@BANNER 1 Newsletter Exchange @CREDIT+lt;196+gt;A by Richard Daggett + Nancy Woolford @ART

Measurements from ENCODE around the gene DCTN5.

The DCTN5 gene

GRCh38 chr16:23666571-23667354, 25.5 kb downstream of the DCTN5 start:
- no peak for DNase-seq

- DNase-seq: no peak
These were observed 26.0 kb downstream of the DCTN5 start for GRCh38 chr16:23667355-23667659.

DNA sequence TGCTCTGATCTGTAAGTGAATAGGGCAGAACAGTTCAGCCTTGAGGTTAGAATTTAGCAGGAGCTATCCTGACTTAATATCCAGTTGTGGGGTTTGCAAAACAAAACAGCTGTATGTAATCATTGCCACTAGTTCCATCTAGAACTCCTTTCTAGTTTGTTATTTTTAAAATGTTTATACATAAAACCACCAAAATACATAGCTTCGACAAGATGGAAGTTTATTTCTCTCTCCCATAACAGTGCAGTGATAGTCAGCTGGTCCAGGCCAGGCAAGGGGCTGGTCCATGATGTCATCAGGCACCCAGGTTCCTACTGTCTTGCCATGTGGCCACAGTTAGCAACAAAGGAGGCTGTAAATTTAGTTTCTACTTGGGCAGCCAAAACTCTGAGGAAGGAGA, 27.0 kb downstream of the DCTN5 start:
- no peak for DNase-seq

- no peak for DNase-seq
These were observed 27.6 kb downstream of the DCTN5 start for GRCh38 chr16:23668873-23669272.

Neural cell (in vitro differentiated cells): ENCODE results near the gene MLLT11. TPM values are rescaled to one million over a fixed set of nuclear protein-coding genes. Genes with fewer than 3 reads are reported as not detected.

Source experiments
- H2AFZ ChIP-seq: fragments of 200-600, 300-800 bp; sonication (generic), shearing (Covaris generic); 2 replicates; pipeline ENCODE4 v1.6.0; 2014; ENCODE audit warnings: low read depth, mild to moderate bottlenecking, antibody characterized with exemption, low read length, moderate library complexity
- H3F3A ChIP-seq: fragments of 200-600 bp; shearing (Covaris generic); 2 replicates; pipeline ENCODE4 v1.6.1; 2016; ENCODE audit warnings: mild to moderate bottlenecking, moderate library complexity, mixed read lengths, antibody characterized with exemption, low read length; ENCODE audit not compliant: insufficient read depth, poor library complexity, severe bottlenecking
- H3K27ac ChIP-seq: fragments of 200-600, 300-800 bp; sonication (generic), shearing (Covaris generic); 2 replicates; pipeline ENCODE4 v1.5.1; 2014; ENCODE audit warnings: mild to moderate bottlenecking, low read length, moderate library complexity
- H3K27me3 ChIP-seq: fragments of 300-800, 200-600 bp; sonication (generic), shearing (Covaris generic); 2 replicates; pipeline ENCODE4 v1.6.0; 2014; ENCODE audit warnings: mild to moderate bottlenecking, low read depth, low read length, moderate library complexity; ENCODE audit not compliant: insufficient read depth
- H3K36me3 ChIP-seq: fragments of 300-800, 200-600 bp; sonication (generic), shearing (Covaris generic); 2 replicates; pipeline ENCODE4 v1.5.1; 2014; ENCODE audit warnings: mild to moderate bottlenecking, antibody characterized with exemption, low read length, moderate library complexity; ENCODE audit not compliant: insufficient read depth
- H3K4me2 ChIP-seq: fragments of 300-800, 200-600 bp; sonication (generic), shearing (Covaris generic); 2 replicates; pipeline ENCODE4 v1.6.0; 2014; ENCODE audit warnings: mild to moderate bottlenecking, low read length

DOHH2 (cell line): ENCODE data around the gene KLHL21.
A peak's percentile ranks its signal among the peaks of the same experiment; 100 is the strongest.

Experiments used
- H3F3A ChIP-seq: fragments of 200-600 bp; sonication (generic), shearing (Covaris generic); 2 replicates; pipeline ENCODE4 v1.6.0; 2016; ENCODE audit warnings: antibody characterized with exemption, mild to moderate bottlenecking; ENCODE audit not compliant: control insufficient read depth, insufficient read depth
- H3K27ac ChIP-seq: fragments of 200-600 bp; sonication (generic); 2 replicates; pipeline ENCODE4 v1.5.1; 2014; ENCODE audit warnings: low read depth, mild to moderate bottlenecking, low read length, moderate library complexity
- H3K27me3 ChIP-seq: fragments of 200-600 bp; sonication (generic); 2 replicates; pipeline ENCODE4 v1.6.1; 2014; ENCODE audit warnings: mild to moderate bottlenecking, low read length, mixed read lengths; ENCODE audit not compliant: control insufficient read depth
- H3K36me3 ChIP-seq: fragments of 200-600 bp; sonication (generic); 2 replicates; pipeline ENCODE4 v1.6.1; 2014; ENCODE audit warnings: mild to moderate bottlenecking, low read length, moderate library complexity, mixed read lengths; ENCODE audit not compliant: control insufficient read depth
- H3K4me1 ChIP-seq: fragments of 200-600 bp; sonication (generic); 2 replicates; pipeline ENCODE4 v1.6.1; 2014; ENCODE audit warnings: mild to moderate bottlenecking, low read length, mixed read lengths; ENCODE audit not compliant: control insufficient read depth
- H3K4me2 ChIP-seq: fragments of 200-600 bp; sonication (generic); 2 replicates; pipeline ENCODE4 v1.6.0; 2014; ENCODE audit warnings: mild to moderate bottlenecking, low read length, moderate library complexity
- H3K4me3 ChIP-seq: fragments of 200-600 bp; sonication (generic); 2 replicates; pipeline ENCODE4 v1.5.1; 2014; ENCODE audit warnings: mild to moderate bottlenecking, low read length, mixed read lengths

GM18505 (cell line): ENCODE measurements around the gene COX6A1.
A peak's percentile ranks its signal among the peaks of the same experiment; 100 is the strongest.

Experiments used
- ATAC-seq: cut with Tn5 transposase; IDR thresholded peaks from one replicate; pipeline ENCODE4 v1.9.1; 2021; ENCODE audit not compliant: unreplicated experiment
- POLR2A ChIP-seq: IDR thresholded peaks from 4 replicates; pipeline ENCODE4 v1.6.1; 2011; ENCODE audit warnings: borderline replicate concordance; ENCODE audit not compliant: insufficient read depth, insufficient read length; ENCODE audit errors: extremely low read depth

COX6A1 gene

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@BANNER 1 = Newsletter Exchange @CREDIT<196>A = by Richard Daggett & Nancy Woolford @ARTICLE HD 1 = ArcWars In the past several months we have come across an appalling amount of verbiage concerning the litigation between SEA and PKARC. Very few, if any, of the 60 or more User Group newsletters we regularly read have not had something to say. The more we read the more it became less clear what the good guy bad guy roles were. The one thing that is patently obvious is that for many this is mostly a gut issue. We would suppose that this emotionalism stems from the fact that this battle is from within the shareware family. Hence it takes on the aura of any civil war and the resulting internecine conflict. A very real concern here is that the BBS users are taking it in the chops by losing (having lost?) a standard in communications. But incompatibility was to be inevitable as a result of the settlement between SEA and Phil Katz: <169>7. Royalties: PK agrees to account monthly and pay to SEA a royalty fee of 6.5% (six and one half percent) of all revenue received for ARC compatible programs on all orders received after the effective date of this Agreement, such revenue including any license fees or shareware registrations received after January 31, 1989, for ARC compatible programs.<170> [reprinted in part from a the Greater Victoria PCUG newsletter]. And this is between the <169>little guys<170> who can't, supposedly, feed the legal industry. What will be the state of standardization when the <169>big fellas<170> get through with the <169>look and feel<170> wars <196> LOFEEWAR for short. Like it or not you, the user, have been dragged into this morass, and you are the ones who are going to have to make some significant decisions. What follows are four diverse commentaries and one letter, by a principle, concerning the Archiving Battle <196> ARCBAT for short. @SUB TITLE = Share Wars II @CREDIT = by Tony Barcellos of the Sacramento PC Users Group via the Palmetto PC User Group @ARTICLE HD 1 = The Empire Strikes Back System Enhancement Associates (SEA) slapped PKWare with a contempt of court charge based on PKWare's continued use of the words <169>archive<170> and <169>archiving<170> in the documentation of his renamed PKPAK and PKUNPAK. Apparently, SEA thinks they own the words as well as the process <196> or believe they have sufficient legal muscle to shut Phil Katz down completely. This time they blew it. SEA originally sued Phil Katz of PKWare for infringing on their archiving program. Part of their claim was that PKARC had the look and feel of ARC and that Katz had copied ARC code in PKARC and PKXARC programs. Katz agreed to a settlement relinquishing the right to market his software after January 1989, to cease using the term ARC and to a press release stating that SEA and PKWare would not disclose any details other than those in the joint release. PKWare renamed the products using <169>PAK<170> to replace <169>ARC.<170> However, the <169>secret<170> papers were filed as public documents in Wisconsin and are now making the rounds via bulletin boards and electronic mail. They contain nothing substantiating pirated code! SEA's size and legal power that forced the issue <196> not legitimacy of SEA's claim. The facts are that both programs drew their compression techniques from public<196>domain algorithms that anyone is free to implement. SEA's famous ARC was sluggish and over priced compared to PKWare's supercharged PKARC and PKXARC, and was rapidly loosing market share. SEA's continued attacks on PKWare and attempts to lock up all aspects of archiving has set off a considerable backlash in the PC community. Electronic petitions are circulating in protest of SEA's legal maneuvering, SEA products are being scrubbed from bulletin boards and ARC deleted from software libraries. SEA forgot one thing when trying to acquire the PC community as its empire. The Empire strikes back! @SUB TITLE = The New Software @CREDIT = from the Greater Victoria PCUG, Edited February has come, and Phil Katz (PKWARE) has brought out his new archiving utility, ZIP version 0.90. Meanwhile System Enhancement Associates (SEA) has released ARC version 6.00. Now everyone is running benchmarks and making comparisons. Definitive pronouncements of the technical aspects of their relative performance I leave to others, I will, however, make some general observations. ZIP is an interesting program produced by a talented programmer. It operates at a speed equivalent to that of PKARC but the data files it generates have returned to a central directory format. It was to escape the restrictions of a central directory that the ARC format was invented in the first place. Compression was an afterthought, not being introduced until version 2 of SEA ARC. ZIP does have one very interesting capability which is not implemented in the present version, that of creating multi<196>disk ZIP files. If Phil Katz can successfully implement it, he will have a good product. For the present, however, the program is in beta release and may contain bugs as did PKARC versions 3.5 and 3.60. It would not be advisable to use it on data that really counts, such as hard disk backups and the like until it is proven. SEA ARC version 6.0 is more than twice as fast as 5.22 and produces files in an utterly reliable format. In addition, there are other utilities such as ZOO, DWC, PAK and whatnot else. Some of these have capacities which make then viable for particular uses. Much can be said about all this, but it can wait till later. @ARTICLE HD 1 = The Lawsuit The SEA <196> PKWARE lawsuit is the first lawsuit between two purveyors of Shareware. It has upset a lot of people, largely because it was so completely unnecessary. That aside, it is a tribute to the many people who have participated in the production and distribution of Shareware over the last six years here in North America that this is the first such lawsuit. In the highly litigatious North American business environment, that is a notable accomplishment. The result of the lawsuit, messy as it was, is unequivocal. Many, many statements have emanated from members of the Katz camp ever since the inception of this action. They have stirred people up and caused no end of trouble. I believe that the people issuing these statements are well<196>intended, but misguided and that the person responsible for the misguiding is Phil Katz. He has not dealt honestly with SEA, nor with the user community. In all probability, he has not dealt honestly with his immediate associates either. A prominent spokesperson for PK is Karen Little, the lady who writes its documentation. She is responsible for publishing the Confidential Cross License Agreement which she found so at variance with her understanding of the situation, an understanding established on the word of Phil Katz. A second spokesperson for Phil is Judy Getts, contributing communications editor to PC World magazine, who has used her editorial platform to rail against SEA without informing her readers that she is a part time PKWARE employee. These people and others have swamped the North American computer networks with messages excoriating SEA. The situation finally degenerated to the point where last fall when Thom Henderson of SEA made a statement for the record about the lawsuit. It is a lengthy statement, designed to answer many of the questions raised throughout. [See below letter by Thom Henderson : Now that it's over, what did it mean?. via the Palmetto UG <196> Eds.] Henderson should not have agreed to terms that the settlement be kept under court seal. The muzzling of the action and suppression of the relevant information enabled Phil Katz to circulate a blizzard of insinuation and innuendo calculated to discredit Thom Henderson and SEA. The snow has yet to stop falling. It would be too much to shovel through the drifts and describe all the flakes. The blizzard hit suddenly and hard, so that only 10 days after the settlement, SEA was back before the court asking for relief. PK had released another version of its software, this time called PKPAK, and SEA argued that its documentation did not conform to the terms of the settlement. I understand that the court agreed and found PK in contempt. The point at issue was the use of the tradename <169>ARC<170>. It is likely that at the time Ms Little wrote the PKPAK documentation which was the point of contention she was unaware of terms of the settlement. The contempt action was brought on Aug 11th and by her own statement, she did not obtain her copy of the Confidential Agreement until August 31 which she writes <169>came as a complete surprise to me<170>. One can only conclude that Phil Katz had failed to direct his employees to act in accordance with the settlement he had just made. Through it all, one thing is clear. Phil Katz is a thief. The fact that he improved upon the software he stole, as he assuredly did, does not alter the fact. People steal cars all the time and give them new paint jobs and maybe even soup them up so they go faster, but they're still hot cars. If you have one, you have received stolen property. Katz had his opportunity to explain his position in court, but balked. He succeeded in suppressing public dissemination of the court proceedings and then through second and third parties took his case before the court of public opinion in as tendentious and mendacious a manner as can be imagined. Throughout he has tried to pass himself off as a small man being victimized by a large corporate entity. [Again see below letter by Thom Henderson <196> Eds.] @ARTICLE HD 1 = The ZIP Dedication In view of how the whole situation has developed, I doubt that we have heard the last from Phil Katz. The latest snow shower in in his release of ZIP. Accompanying the package is the following dedication: <169>The file format of the files created by these programs, which file format is original with the first release of this software, is hereby dedicated to the public domain. Further, the filename extension of .ZIP, first used inconnection with data compression software on the first release of this software, is also hereby dedicated to the public domain, with the fervent and sincere hope that it will not be attempted to be appropriated by anyone else for their exclusive use, but rather that it will be used to refer to data compression and librarying software in general, of a class or type which creates files having a format generally compatible with this software.<170> I suspect this dedication was drafted by Mr. Katz himself and not by a lawyer. It leaves two matters glaringly open. First, what does Phil mean by <169>generally compatible<170>? Most especially, what does he intend to do if someone produces and aggressively markets a program he does not think generally compatible with his but which generates files with a .ZIP extension? Secondly, someone should tell Phil that he does not have the right to dedicate anything to the public domain. All he can do is renounce his own rights to it. If he chooses to do that, someone else can come along and claim them. Me, for instance. This game has already been played out in the attachment of 'Freeware' by Andrew Fluegleman and 'PC<196>DOS' by DEC. Consequently, we have something called Shareware and an IBM Corporation which cannot legally market its operating system under its common semantic designation. As we have now become aware, the dispute over the tradename ARC between SEA and PKWARE may be moot. ARC is a registered trademark of DATAPOINT. It stands for <169>Attached Resource Computer<170> which is a combination hardware software device used with Datapoint's ARCNET system. Datapoint has had the rights on the three letter combination since the 1970's, years before anyone even thought of distributed directory data files. Phil should stick to doing what he does best, programming computers, and delegate ancillary matters to more knowledgeable people. In October of last year, I finished an article on the SEA <196> PKWARE lawsuit with the sentence: <169>I cannot help thinking that this entire imbroglio could have been avoided if he [Katz] had extended a few simple courtesies to deserving parties <196> and utilized the services of a competent business manager.<170> The statement still stands. @SUB TITLE = Now That It's Over, What Did It Mean? @CREDIT = by Thom Henderson, President System Enhancement Associates via the Palmetto PC User Group Now that the dust has settled in the first shareware copyright case, it is time for SEA to make public the facts that many members of the shareware community deserve to know. For the record, SEA is a family owned business. Andy Foray, the company chairman, and Thom Henderson, the company president, are brothers<196>in<196>law. Irene Henderson, the secretary/treasurer and office manager, is Andy's sister and Thom's wife. As the creators, publishers and defenders of the industry standard ARC file compression format, we have always maintained a strong belief in a fundamental concept of shareware <196> that shareware be distributed for free for all non<196>commercial use. To this end, we have never, and will never, charge for the use of ARC in a non<196>commercial environment. We also believe that full program sources should be available, at least to registered users, and we have always made the full ARC sources available to all users. We have also licensed a great many people to use the ARC sources in their own programs. We discovered that PKWARE had obtained our source code without obtaining a license. He modified that code so that the program ran faster and provided several other enhancements. However, the nuts and bolts of the program were done by SEA. That is called piracy, plain and simple. And this industry has no place for pirates. We tried to politely ask PKWARE to obtain a license. He ingraciously told us where to go. We asked our lawyer what we should do. He said we were bound by law to protect our rights to the trademark and copyrights on ARC. If we did not, then anyone could use the ARC trademark and copyrights. It is very much like a candy bar calling itself Hershey. If another company used the Hershey name without permission, you can imagine what would happen. Also, it should be noted that PKWARE did not live up to the high standards set by the shareware industry. He didn't make his source code available. He sought out our market and competed directly for our corporate market by using the funds he had received from non<196>commercial users (whom we would not charge!) He authorized ads with false and misleading comparison statements to run in the magazines we advertised in. And he placed those ads on the same pages as our ads. If we did not protect our investment in the ARC trademark, we would have lost our trademark, our market and our business. Furthermore, the industry would have been left in disarray, as two standards would have emerged. So after Phil Katz told us he would not settle this case like a gentleman, we were forced to ask the courts to settle it for us. We didn't want to go to court. We couldn't afford the lawyers fees. We couldn't afford the time away from programming the updated versions of ARC that will work on other systems, such as Unix, Macintosh, and VM/CMS. And we couldn't afford to create a controversy in an industry that we helped to pioneer. We also couldn't afford to create ill will among users <196> both our users and PKWARE users. But PKware left us no choice. Anyway, the case didn't get very far, thanks to the testimony of an expert witness, John Navas. He looked at the source code of both programs and found, lo and behold, that the PKWARE program was indeed a blatant copy of the SEA code. When Katz heard this, he called us directly <196> bypassing the attorneys <196> and said he wanted to settle. We were only too happy to put a quick end to this. We wanted the facts to come out. Unfortunately, Katz demanded that part of the settlement terms be kept under court seal. We agreed, and we probably should not have, but we did because we wanted to end the case quickly so we could get back to updating and improving ARC. Some of the terms are public: PKWARE cannot distribute the program after January 1, 1989, they cannot substantially change the program (though they can make bug fixes) and if they receive inquiries for the product, they must send out SEA literature. Also, PKWARE is prohibited from creating a new program that is compatible with ARC or PKARC. If those terms sound one<196>sided, then it only goes to prove the extent to which PKWARE felt that it had no legitimate right to its program. After all, why would he give up everything if he was right? He obviously was not above board in this case, even though the settlement terms said he was not admitting fault in any way (a standard legalese ploy). We are a bit perturbed that one of PKWARE's part<196>time employees obtained a copy of the sealed court document, typed it into a file along with numerous typos and loaded it onto several bulletin board systems. She also included her own biased, editorial opinion on the case and its terms. While we don't believe PKWARE had authorized this action, it obviously violates the sense of fair play that we have lived with, at Mr. Katz' request. Now we are faced with several problems. The bulletin board community has heard many comments by people who did not possess the facts of this case, and therefore made ill informed opinions. Those opinions seemed like fact because we did not respond to them while the case was in progress. You are well aware that no party in a legal action can really speak his mind while the action is occurring. Because we didn't respond, people assumed that we were wrong. Well, we weren't wrong and we won't be silent any more. We have begun responding to the outrageous and outlandish opinions expressed against SEA. We realize that people came to the only conclusion possible, given the lack of reliable information about this case. We will respond to any and every comment about this case.We welcome questions and urge people to call us at our office. When the dust settles, no one will doubt our sincerity in trying to do the right thing. We'd also like to clear up a few basic misconceptions that have appeared on the boards: @BULLET = SEA waited too long to take action. Response: The legal world moves slowly. First we have to be aware of the situation, determine that a violation of our copyright existed, try to settle amicably and then take legal action. That takes time. @BULLET = SEA doesn't upgrade it's program. Response: We have updated the program nine times in three years. We have made it available for several other operating systems, such as OS/2 and CP/M. We will continue to upgrade the program to benefit all users on all systems. @BULLET = SEA used the courts when it realized it couldn't compete on raw programming talent. Response: We have a very good program and one that is getting better. We wouldn't be the defenders of an industry standard if we didn't have programming talent to begin with. @BULLET = SEA is a Goliath pursuing a David called Phil Katz. Response: Phil Katz is a not just a person. He is a company, and a big one at that. PKWARE is a bigger company than SEA, despite the fact we publish four programs. We calculate that PKware currently grosses almost $2,000 a day, or about five times what we do. We challenge him to make his audited figures public. @BULLET = PKWARE must be a small company because we hear there are only three employees including his mother. Response: We applaud Mrs. Katz and wish her the best of success. We too are a family run company. Andy Foray and Thom Henderson are brothers<196>in<196>law and Irene Henderson serves as secretary/treasurer. We have hired a programmer and a license manager. We didn't do this because we had a windfall profit, we did this because we needed to stay competitive and to serve new markets. @BULLET = SEA should have pursued the case to a jury trial so a precedent could be set for the industry. Response: We wish we had the money to support our lawyer to take this case to a jury trial conclusion. However, we were eating hot dogs every night and had to take on outside consulting jobs to make ends meet. We needed to end this case before the legal fees devoured our company. Besides, we weren't out to crucify the guy <196> we just wanted him to stop stealing our work. If there are more questions, be assured, we will respond to them. We have also issued a new policy statement regarding the licensing of ARC. It has been uploaded to the IBMSW forum on CompuServe, the utilities/archivers conference on BIX, and has been disseminated to other BBSs as well. The terms probably are the most liberal for any licensing policy for any software company. And if that isn't enough, give us a call and we'll see what we can work out. We welcome the opportunity to better serve the shareware community. We invite your comments and your suggestions. @SUB TITLE = Archiving @CREDIT = by Dex Hart of the Miami PC Users Group, Edited I wrote on archiving utilities in both July and August 1988 and here we go again. Really, it's not that I'm fixated on archiving, it's just that there are some big changes happening you should know about. Recall that <169>archiving<170> means to clump multiple files into one, while also condensing the total combined size to 1/2 or 2/3 of the original size; convenient for downloading multiple<196>file programs, while also minimizing download time. Archived files are identified by the .ARC extension (long, long ago, an older format used the extension .LBR, for library). ARC files were introduced by SEA (Systems Enhancement Associates), but a guy named Phil Katz improved and speeded up archiving utilities to the point where his PKARC and PKXARC were the dominant archiving programs in use. It seems SEA had a patent, however, and sued. Katz quit using the term <169>arc,<170> and called his newer versions PKPAK and PKUNPAK <196> but they were still compatible with older ARC files. If I've got the story right, it seems SEA wasn't too happy with the new versions either, but wanted Katz to quit offering programs compatible with ARC files. Katz signed up to this restriction. Thus was born ZIP. We now have PKZIP and PKUNZIP to archive (I can't think of a better word) and unarchive files. But they won't work on ARC files. You might say, who needs this? Just keep using the old PKARC versions, right? Absolutely. There's only one fly in that ointment <196> all the bulletin boards are converting to ZIP files, often overnight. It seems that most of the SysOps like Katz (a lot). And are not overfond of SEA. All together now, you SysOps ... aim in the direction of SEA and place thumb to nose, ZIP it is. Utilities have appeared overnight (wonder who wrote them?) that convert all ARC files to ZIP files. No, ARC and ZIP aren't compatible, but for such an easy conversion the changes can't be great. I suspect the differences are mostly in the file header, but it doesn't matter. Like it or not, we now have to contend with both types of archiving. For your personal use, continue to use ARC. Phil Katz' latest self<196>splitting file will be on our BBS [Note: This is Miami speaking <196> Ed.] Filename: PKX35A35.EXE (last ARC version) or PK36.EXE (PAK version, compatible with ARC). Phil Katz' new ZIP self<196>splitter (latest version as it is written): PKZ090.EXE. The host of auxiliary programs which formed front<196>ends to Katz' programs have been or probably will be rewritten to accommodate ZIP. Arc Master has already responded; SHARC and others probably will follow. Neat freestanding programs like NARC will probably accommodate both file types (unless the author of NARC gets sued). Overall, this is just a minor irritation we have to get used to. We didn't need it, but there's no escaping the fact we now have two primary types of archived files. At the rate ZIP is taking over, however, there soon may be only one type. If that turns out to be the case, then court decisions notwithstanding, SEA lost and Phil Katz won. And users add another small increase in complexity to their lives. Interesting stuff, but a tip: Keep your PK ARC type programs and get your hands on a copy of the PK ZIP programs. You'll need both (at least for a while) <196> and most of us probably won't ever need anything beyond these two programs. @SUB TITLE = No PKARCing at UCLA @CREDIT = by Peter Chow, President, UCLA User Group The SEA<196>PKWare Saga or the battle of ARChive A little more than four years ago, there was a utility that performed file compression for the purpose of archiving a large body of information. Bulletin Board Systems across the country embraced this utility with great enthusiasm and, soon afterward, it became the de facto standard. The company, because of marketing reasons, made the source code for the product available to the public with a notice allowing others to use it with only prior notification to the company. (The relevant algorithms had been placed previously in the public domain by their respective authors.) Grass<196>root support for this product widened. Users were comfortable with its usage. Many commercial companies licensed it for distribution purposes. The utility to which I am referring is, of course, ARC, produced by Systems Enhancement Associate (SEA). In its infancy, it was a product with many problems, so that fixes and enhancements were made to it frequently. In 1986, another company PKWare, produced a competing product: PKARC/PKXARC. It was a significant improvement over ARC (from SEA) in many ways. In mid<196>1988, SEA initiated legal actions against PKWare citing the <169>look and feel<170> issue and copyright infringement. What ever his reasons were Phil Katz, the author and principal of PKWARE, opted for an out<196>of<196>court settlement and agreed to stop distribution and development of PKARC in January 1989. This has led to the creation of five different compression program formats on the market at this time, none of which is compatible with any of the others. In other words, the direct effect of the SEA action has been that the de facto standard no longer exists. Because of my feelings toward <169>look and feel<170> lawsuits, as well as other specifics concerning the litigation, the East and West UCLA PC UG BBSs will no longer support the SEA ARC format. By mid<196>March (or sooner), all ARC files on both BBSs will be converted to Phil Katz's new format: PKZIP/PKUNZIP. This format is not, repeat not, compatible with PKARC/PKXARC. BBS users must, therefore, do the following: first, download PKZ090.EXE to unarchive any ZIPped files (when you type PKZ090.EXE, the file will <169>unzip<170> itself); second, be sure to keep a backup copy of PKARC/PKXARC available in the event you need to unarchive a previously ARCed file.